The exchanges are effectively organized markets that allow people to choose among plans offered by private insurers. Premium subsidy tax credits will only be available inside the exchanges, which should make them attractive to lower- and middle-income Americans. Before an insurer may market a plan through an exchange, the plan has to meet a host of requirements and the exchange must determine that making the plan available is in the interests of enrollees and employers. Although the exchanges cannot impose price controls, they must take into consideration excessive or unreasonable premium increases in determining whether to certify a plan.

Most of the extensive regulatory requirements that the Affordable Care Act imposes on insurers apply both inside and outside of the exchange. This should minimize the likelihood of exchanges suffering from adverse selection -- that is, a concentration of high-cost enrollees -- a problem that has plagued attempts to restructure insurance markets through earlier incarnations of exchanges such as purchasing cooperatives. All insurers in the small group and individual markets must cover a defined set of essential benefits, and all plans must meet rigorous disclosure requirements. Insurers will not be allowed to refuse applicants or vary premiums based on health status and must cover pre-existing conditions. The act creates reinsurance and risk-pooling programs to further discourage risk selection. These apply both inside and outside of the exchange. Whether states carry out these policies thoroughly and effectively will be a critical factor in determining whether the exchanges succeed.

The federal law requires insurers to spend a set minimum of their premium revenues on clinical services and to justify unreasonable premium increases. Insurers may not impose lifetime limits or unreasonable annual limits on benefits and must cover preventive benefits without cost-sharing. Although such provisions greatly expand federal regulation of insurance, they are garden-variety exercises of Congress' commerce and spending powers. The Court has recognized the power of Congress to regulate insurance since the 1940s. States can impose additional regulatory requirements beyond the federal law if they choose to do so.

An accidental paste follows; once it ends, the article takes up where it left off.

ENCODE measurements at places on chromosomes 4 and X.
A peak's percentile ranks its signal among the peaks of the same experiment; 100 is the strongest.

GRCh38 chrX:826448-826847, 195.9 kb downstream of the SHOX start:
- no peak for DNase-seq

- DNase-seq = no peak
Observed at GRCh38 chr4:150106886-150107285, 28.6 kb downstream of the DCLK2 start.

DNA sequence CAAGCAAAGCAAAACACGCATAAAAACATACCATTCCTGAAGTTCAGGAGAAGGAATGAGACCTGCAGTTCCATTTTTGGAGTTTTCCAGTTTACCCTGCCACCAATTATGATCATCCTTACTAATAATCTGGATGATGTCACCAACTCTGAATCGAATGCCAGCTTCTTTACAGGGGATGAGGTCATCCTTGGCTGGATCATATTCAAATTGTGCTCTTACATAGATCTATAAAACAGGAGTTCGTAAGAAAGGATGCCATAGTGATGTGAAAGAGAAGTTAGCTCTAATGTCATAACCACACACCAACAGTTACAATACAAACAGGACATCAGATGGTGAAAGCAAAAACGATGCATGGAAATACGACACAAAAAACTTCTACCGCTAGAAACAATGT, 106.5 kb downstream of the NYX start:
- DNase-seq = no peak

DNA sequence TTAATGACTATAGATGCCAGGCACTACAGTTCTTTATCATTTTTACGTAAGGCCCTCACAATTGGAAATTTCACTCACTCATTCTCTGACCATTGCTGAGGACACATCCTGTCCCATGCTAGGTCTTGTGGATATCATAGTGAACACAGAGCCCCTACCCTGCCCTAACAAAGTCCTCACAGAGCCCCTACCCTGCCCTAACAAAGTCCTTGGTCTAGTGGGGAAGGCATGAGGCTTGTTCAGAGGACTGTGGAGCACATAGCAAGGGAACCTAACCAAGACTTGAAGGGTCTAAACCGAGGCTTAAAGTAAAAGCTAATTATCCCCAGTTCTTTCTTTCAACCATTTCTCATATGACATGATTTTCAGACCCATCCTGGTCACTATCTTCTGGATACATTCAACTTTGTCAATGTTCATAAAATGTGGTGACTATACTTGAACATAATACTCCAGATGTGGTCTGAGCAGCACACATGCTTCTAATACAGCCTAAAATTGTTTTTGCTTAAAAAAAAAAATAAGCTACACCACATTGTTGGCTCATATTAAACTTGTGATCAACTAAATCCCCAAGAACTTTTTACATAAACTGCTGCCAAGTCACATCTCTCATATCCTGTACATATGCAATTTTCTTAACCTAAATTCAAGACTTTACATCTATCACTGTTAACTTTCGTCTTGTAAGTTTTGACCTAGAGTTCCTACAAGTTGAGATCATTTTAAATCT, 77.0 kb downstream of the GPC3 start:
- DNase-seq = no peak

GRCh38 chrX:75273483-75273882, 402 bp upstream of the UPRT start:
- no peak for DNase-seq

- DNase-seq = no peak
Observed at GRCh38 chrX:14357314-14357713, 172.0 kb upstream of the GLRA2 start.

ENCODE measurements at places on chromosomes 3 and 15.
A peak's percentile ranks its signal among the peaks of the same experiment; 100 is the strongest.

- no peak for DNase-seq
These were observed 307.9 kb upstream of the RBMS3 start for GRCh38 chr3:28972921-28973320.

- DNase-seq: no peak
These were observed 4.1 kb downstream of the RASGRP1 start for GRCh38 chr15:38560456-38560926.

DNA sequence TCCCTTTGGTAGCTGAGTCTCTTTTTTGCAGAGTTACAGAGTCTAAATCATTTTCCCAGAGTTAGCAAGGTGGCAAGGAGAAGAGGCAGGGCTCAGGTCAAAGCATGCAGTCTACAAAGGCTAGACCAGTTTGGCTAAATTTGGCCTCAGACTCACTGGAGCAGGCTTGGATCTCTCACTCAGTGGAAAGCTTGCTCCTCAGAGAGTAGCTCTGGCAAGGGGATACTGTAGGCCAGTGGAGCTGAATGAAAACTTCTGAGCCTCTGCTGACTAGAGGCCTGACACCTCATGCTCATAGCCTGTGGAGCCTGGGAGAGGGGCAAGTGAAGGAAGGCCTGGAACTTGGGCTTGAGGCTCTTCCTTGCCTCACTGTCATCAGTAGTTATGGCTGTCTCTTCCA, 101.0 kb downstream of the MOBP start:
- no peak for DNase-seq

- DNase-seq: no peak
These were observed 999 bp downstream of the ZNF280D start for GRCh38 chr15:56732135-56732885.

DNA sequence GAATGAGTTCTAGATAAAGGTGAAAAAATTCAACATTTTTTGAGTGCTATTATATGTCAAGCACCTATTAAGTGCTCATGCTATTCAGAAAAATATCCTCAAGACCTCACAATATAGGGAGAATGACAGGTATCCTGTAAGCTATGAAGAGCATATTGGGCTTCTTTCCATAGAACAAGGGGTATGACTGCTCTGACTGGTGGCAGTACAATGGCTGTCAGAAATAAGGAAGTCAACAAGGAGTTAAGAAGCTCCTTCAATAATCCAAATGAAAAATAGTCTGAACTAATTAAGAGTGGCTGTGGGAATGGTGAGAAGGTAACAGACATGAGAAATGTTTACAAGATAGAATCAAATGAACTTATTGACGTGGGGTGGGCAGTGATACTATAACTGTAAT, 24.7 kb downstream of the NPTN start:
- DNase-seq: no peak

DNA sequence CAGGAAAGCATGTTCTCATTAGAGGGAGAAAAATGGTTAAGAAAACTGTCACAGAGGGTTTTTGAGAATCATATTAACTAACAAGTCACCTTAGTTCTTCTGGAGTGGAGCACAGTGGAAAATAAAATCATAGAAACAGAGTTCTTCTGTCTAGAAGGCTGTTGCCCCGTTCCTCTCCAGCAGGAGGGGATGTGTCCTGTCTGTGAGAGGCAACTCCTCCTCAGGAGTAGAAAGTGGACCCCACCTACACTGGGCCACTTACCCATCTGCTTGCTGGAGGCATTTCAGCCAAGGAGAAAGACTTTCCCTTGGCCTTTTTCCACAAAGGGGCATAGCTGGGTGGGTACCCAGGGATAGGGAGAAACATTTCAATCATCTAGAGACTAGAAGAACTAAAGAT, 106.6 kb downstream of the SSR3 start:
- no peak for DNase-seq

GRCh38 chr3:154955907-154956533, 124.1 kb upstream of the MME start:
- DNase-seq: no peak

To be sure, a particularly onerous or severe exercise of regulatory power might violate the Constitution's due-process or takings clauses. On those grounds, insurance companies have in recent years successfully challenged some state regulations -- for example, laws rolling back or freezing premiums or prohibiting insurers from exiting markets. As insurers face increasingly comprehensive regulation, a body of law may evolve recognizing an insurer's right to make a just and reasonable return like that currently claimed by public utilities.

Nevertheless, government retains considerable discretion in regulating a wide range of insurer behavior. Courts have repeatedly rejected constitutional challenges to state laws requiring insurance policies to cover particular services or requiring insurers to contribute to risk-redistribution pools. Once the individual mandate is sorted out, it is unlikely that the Affordable Care Act will face a serious constitutional challenge on any of its other provisions related to insurance.

The primary obstacles to the successful implementation of the Affordable Care Act will be political, not legal. If the Republicans take back the House or Senate this fall or in 2012, they may be able to impede if not totally block implementation. If the states refuse to cooperate, the program could become a largely federal program, dependent on federal resources and resolve. If President Obama is not elected to a second term, the program may find itself with an executive that is hostile or indifferent to it. Most important, if the public remains confused or ambivalent about the legislation, even the most committed government officials may be unable to carry it out. The struggle to turn opponents of health-care reform into partners has only just begun.